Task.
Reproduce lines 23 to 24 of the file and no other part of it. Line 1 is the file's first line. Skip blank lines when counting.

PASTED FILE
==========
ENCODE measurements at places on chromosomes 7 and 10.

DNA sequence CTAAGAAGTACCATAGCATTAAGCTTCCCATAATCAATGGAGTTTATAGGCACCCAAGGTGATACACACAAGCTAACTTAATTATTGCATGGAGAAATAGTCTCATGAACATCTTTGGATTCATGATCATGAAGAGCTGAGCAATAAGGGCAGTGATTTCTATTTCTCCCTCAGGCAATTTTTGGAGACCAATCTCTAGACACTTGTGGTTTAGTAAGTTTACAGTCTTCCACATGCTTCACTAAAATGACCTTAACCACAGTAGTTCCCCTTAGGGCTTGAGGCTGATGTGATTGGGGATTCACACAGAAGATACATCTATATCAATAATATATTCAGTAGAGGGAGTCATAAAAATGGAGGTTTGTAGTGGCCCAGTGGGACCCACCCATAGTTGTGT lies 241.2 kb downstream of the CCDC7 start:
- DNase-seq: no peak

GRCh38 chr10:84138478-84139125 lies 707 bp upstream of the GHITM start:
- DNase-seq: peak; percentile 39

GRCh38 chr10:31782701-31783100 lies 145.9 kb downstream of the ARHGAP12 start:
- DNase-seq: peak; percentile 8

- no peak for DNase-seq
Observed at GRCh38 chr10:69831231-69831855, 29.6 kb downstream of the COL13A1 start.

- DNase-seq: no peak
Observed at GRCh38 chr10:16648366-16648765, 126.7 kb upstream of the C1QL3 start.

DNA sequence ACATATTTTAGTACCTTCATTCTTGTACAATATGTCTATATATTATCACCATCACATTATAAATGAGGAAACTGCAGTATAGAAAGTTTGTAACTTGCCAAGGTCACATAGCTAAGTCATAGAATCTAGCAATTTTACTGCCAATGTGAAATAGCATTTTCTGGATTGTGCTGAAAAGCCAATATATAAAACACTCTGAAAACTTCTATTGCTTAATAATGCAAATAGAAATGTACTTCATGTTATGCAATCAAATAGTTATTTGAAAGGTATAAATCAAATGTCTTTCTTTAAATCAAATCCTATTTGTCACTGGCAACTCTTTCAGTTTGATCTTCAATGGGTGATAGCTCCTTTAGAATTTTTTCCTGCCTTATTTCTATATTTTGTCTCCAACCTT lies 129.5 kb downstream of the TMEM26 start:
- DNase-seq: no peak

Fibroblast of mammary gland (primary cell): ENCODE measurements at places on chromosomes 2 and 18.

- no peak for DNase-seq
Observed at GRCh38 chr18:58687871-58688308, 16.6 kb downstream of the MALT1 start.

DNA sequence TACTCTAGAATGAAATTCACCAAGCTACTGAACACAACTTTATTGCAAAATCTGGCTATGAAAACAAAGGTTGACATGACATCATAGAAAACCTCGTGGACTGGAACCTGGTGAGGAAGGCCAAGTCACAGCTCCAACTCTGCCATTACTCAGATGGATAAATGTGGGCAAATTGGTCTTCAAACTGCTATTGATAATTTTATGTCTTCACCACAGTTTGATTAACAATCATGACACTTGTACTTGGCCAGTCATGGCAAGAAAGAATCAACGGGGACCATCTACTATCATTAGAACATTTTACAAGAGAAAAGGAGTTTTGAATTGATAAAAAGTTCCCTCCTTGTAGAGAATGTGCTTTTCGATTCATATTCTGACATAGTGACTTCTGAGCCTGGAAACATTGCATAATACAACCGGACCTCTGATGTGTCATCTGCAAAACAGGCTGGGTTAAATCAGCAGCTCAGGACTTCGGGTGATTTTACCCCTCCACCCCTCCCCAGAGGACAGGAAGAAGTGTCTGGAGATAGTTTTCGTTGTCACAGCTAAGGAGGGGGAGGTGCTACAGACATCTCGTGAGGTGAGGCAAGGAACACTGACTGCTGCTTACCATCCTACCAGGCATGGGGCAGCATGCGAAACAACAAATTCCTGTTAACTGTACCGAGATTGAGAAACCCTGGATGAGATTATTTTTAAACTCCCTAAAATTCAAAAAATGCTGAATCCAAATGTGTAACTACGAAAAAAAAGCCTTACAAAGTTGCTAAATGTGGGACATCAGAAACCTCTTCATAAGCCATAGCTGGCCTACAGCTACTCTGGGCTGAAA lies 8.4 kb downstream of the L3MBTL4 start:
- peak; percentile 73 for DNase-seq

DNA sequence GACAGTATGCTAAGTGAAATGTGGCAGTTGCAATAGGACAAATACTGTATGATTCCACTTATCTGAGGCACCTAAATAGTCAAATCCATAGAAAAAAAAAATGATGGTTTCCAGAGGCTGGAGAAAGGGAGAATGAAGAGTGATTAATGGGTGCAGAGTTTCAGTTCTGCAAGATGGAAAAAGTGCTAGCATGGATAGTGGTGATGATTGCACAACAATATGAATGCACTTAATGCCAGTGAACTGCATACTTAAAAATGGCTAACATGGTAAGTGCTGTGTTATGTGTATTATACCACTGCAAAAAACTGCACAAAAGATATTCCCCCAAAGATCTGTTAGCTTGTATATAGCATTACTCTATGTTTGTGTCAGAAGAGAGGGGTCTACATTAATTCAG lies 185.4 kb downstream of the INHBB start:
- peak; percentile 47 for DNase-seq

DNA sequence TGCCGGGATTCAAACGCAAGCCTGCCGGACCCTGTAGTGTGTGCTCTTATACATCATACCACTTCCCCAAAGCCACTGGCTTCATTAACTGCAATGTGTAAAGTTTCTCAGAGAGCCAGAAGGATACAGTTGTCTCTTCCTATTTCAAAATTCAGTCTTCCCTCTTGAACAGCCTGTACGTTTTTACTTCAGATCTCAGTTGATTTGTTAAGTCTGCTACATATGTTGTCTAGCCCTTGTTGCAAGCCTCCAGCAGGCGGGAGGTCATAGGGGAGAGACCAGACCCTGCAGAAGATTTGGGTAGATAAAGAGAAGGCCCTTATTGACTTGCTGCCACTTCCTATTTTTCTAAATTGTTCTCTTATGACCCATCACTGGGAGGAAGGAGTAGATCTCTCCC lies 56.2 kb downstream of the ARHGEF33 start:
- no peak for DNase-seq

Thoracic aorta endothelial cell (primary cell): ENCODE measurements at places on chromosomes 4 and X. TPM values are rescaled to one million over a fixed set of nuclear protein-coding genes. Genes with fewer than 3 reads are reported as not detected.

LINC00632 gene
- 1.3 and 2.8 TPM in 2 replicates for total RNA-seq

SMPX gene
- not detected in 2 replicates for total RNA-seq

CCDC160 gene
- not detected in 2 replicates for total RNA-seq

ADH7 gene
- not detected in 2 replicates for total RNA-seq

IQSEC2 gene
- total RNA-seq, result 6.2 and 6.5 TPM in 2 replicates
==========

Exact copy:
Thoracic aorta endothelial cell (primary cell): ENCODE measurements at places on chromosomes 4 and X. TPM values are rescaled to one million over a fixed set of nuclear protein-coding genes. Genes with fewer than 3 reads are reported as not detected.

LINC00632 gene